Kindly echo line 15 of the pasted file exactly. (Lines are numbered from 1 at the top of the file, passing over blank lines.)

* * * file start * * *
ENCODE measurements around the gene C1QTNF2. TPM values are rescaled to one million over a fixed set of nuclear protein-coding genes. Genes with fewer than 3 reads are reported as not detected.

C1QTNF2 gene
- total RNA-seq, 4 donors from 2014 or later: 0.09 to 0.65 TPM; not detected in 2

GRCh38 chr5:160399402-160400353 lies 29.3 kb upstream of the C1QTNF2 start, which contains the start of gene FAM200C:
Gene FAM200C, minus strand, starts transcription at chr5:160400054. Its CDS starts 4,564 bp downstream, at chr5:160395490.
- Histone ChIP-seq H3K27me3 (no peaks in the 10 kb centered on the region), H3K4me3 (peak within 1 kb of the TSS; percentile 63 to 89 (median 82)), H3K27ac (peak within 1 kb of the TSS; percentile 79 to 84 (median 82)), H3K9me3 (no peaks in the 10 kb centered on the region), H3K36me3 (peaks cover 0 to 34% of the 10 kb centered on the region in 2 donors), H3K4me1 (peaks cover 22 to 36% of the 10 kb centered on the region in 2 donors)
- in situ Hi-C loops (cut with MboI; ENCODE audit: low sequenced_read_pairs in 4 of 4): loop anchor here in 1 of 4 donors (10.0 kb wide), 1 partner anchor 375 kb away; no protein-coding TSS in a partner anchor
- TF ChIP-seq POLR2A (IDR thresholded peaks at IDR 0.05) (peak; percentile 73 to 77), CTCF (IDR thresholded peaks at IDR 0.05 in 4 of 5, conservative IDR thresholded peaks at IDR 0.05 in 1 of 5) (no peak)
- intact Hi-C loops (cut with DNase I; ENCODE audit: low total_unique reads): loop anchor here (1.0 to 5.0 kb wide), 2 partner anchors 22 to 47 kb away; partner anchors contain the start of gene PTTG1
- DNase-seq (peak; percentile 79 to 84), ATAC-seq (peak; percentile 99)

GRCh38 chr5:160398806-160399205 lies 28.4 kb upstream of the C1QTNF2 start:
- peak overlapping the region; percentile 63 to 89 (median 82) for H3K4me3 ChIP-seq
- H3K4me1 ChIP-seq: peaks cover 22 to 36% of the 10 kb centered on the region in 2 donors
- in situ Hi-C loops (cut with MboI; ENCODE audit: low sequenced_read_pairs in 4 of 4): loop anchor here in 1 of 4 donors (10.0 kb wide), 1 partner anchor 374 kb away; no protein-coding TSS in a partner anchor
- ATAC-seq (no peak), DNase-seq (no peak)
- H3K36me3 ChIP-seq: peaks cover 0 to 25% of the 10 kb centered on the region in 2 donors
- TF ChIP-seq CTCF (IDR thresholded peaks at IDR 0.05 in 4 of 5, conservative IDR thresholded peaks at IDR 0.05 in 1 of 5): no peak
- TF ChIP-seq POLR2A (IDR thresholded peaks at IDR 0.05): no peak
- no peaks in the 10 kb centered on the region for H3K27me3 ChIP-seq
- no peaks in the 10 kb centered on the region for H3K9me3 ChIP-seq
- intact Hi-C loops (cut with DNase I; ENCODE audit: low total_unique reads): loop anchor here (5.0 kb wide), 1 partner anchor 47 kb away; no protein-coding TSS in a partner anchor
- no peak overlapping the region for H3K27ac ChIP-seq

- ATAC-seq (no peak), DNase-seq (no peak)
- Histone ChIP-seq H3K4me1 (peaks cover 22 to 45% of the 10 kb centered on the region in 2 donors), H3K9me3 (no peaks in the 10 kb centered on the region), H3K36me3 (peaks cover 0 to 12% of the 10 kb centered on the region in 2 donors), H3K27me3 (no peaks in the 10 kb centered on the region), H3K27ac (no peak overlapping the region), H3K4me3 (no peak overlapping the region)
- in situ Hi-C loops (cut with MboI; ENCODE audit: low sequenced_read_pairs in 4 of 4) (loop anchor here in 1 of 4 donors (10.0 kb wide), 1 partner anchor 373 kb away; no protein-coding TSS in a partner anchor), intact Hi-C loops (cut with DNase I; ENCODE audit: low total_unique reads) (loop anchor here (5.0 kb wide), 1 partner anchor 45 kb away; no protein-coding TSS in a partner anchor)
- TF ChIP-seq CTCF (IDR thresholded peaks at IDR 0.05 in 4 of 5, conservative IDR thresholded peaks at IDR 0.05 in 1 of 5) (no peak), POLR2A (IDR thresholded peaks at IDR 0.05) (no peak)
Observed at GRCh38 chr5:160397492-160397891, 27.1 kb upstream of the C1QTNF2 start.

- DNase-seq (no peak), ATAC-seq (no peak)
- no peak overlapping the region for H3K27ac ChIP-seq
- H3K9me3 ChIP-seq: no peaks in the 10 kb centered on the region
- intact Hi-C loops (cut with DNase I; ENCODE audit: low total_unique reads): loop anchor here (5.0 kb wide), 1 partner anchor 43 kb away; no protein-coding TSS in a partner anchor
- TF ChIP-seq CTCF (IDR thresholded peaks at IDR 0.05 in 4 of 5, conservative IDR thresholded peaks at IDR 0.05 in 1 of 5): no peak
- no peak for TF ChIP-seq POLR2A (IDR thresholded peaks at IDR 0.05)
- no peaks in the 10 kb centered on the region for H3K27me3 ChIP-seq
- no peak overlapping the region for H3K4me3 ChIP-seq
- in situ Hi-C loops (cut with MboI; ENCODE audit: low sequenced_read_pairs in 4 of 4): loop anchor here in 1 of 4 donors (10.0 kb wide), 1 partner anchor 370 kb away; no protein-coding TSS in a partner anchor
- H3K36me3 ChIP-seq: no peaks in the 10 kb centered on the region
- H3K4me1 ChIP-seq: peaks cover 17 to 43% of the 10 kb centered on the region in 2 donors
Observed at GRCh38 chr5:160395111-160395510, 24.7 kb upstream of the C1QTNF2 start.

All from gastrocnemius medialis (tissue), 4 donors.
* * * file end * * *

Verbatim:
- ATAC-seq (no peak), DNase-seq (no peak)